2007: Government agency failed to collect more than $865 million in revenues. Investigators from the Interior Department determined that a “top Interior Department official was told nearly three years ago about a legal blunder that allowed drilling companies to avoid billions of dollars in payments for oil and gas pumped from publicly owned waters.”

Yet, still, more budget cuts for renewable energy. President Bush’s fiscal year 2008 budget proposed to cut research funds for efficiency and renewable energy by 16 percent, eliminate them for geothermal energy, and leave funding for solar stagnant. Bush administration opposes expansion of renewable energy.

President Bush also threatened to veto the Energy Independence and Security Act because it included a renewable electricity standard and renewable energy tax credits funded by the elimination of many tax subsidies for major oil companies totaling approximately $13 billion.

2008: More budget cuts for renewable energy. President Bush proposes a 27 percent cut for Department of Energy efficiency and renewable energy programs in the FY 2008 budget.

Bush administration opposes expansion of renewable energy. President Bush opposed House passage of the Renewable Energy and Energy Conservation Tax Act, H.R. 5351, as advised on February 28.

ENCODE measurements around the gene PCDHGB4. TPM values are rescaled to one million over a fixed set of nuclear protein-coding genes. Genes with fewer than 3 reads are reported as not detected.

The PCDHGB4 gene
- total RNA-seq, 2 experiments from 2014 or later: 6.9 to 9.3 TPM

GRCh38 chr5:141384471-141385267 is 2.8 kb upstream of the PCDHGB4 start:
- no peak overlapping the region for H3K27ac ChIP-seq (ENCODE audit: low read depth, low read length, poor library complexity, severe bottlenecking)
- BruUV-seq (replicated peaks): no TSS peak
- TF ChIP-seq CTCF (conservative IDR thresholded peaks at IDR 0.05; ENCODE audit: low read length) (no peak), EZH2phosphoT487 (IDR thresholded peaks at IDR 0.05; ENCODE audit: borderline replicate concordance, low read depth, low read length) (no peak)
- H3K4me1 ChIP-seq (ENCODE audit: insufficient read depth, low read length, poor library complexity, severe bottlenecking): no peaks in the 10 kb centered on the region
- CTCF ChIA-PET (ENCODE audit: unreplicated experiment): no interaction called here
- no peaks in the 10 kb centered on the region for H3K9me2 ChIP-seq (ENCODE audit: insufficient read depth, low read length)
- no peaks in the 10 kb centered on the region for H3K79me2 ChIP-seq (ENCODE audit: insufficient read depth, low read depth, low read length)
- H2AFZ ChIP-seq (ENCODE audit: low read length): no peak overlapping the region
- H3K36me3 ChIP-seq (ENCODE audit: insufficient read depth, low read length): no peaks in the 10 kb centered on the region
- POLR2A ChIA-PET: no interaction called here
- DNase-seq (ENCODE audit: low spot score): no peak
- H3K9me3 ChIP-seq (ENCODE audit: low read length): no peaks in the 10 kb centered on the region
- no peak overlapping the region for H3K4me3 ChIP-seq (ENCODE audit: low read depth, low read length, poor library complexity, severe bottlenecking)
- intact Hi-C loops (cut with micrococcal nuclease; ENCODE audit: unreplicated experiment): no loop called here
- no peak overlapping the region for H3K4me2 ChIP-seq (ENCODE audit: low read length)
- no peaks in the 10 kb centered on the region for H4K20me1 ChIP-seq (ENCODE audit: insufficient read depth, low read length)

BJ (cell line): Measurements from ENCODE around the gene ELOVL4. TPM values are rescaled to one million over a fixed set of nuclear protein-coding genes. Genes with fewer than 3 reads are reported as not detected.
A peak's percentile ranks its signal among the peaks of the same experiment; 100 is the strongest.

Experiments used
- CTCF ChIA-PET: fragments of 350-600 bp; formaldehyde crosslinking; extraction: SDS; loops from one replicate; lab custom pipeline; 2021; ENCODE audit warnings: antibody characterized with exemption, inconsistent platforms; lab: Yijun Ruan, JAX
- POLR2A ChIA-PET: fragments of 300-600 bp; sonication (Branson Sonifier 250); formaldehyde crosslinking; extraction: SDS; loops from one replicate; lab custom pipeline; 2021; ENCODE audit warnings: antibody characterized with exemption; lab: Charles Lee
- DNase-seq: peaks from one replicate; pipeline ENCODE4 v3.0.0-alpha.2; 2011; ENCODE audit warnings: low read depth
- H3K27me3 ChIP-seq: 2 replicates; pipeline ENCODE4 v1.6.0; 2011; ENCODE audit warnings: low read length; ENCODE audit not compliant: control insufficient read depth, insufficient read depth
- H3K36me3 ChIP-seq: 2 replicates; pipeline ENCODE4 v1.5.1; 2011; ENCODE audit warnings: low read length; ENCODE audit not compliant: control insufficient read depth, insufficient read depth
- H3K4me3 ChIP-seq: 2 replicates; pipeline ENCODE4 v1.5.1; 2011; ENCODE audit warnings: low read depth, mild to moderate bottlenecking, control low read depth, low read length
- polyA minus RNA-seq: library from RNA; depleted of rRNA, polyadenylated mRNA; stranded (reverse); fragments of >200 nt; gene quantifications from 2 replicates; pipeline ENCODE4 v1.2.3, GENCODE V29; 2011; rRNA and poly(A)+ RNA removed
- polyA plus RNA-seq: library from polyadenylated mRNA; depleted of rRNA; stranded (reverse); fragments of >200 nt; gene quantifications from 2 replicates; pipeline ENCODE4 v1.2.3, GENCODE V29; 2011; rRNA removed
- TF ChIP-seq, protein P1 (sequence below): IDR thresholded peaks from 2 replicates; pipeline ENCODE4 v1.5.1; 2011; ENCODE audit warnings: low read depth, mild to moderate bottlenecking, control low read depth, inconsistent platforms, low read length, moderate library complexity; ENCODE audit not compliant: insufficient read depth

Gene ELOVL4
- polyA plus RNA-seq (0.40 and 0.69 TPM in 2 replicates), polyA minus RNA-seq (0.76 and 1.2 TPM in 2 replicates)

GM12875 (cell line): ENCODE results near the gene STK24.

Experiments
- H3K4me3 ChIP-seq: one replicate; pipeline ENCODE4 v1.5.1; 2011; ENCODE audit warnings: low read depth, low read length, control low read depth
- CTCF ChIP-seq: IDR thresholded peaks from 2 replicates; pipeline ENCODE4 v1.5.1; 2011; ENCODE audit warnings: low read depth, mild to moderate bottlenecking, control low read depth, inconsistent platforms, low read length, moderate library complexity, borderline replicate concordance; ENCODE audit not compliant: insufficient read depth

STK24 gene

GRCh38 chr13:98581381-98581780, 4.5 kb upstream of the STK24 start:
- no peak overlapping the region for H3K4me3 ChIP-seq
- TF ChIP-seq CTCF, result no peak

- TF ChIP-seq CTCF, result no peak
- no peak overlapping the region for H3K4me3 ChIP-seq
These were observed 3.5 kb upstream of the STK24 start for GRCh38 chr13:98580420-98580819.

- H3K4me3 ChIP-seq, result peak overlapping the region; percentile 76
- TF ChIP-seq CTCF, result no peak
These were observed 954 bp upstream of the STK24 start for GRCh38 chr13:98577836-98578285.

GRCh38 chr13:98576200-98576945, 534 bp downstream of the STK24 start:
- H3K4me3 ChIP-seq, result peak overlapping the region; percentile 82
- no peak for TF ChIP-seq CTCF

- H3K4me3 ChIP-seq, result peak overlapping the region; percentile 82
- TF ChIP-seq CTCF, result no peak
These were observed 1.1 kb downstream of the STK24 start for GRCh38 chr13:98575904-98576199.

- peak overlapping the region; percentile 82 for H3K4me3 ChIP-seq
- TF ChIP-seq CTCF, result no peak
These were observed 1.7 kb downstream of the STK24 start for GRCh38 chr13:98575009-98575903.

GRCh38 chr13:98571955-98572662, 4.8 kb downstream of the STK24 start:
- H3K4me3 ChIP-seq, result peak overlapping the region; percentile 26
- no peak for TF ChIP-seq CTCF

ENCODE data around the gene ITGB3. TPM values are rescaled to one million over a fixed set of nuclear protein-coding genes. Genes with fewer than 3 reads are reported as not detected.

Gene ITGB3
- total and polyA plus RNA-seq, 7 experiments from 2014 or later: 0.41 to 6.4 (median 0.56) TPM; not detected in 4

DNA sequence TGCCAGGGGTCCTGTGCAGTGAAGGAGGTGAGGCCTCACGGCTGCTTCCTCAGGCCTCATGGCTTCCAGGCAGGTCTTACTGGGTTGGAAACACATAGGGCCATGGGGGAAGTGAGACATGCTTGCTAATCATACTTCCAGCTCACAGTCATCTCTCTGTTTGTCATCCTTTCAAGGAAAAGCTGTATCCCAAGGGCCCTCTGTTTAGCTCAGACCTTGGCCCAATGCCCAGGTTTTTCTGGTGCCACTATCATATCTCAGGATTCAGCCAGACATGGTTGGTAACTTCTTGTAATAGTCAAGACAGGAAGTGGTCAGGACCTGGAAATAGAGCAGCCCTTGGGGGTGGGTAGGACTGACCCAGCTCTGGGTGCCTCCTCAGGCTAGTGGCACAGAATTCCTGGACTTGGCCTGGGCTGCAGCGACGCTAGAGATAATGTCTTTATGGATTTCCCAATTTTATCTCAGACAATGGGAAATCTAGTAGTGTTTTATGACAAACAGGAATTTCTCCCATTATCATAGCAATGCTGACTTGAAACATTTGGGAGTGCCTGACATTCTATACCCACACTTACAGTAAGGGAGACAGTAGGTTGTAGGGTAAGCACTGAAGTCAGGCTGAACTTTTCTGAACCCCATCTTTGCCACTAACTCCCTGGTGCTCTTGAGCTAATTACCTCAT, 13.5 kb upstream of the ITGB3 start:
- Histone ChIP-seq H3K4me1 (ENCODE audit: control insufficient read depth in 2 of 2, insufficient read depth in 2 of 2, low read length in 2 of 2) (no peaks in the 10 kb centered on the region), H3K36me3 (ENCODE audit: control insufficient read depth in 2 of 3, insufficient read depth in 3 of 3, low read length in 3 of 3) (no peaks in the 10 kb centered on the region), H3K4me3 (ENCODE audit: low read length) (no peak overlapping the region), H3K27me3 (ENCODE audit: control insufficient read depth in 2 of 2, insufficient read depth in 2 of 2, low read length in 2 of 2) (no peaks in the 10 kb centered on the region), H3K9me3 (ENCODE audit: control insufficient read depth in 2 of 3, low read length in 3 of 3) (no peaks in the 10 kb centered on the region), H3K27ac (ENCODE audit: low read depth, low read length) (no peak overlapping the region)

Bush lifts moratorium on offshore drilling. Bush lifted the executive moratorium on offshore drilling in the eastern Gulf of Mexico and off the Atlantic and Pacific coasts on July 14. This moratorium was put in place in 1990 by Pres. George H.W. Bush. Bush then called on Congress to lift its own annual ban on drilling, as John McCain embraced “drill, baby, drill” that year.

Government agency accepted gifts and engaged in fraternizing and illicit activities. A June 2008 interior general report found that Minerals Management Service officials accepted gifts, engaged in drug use and illicit sex with employees from energy firms, and showed favoritism in handling contracts.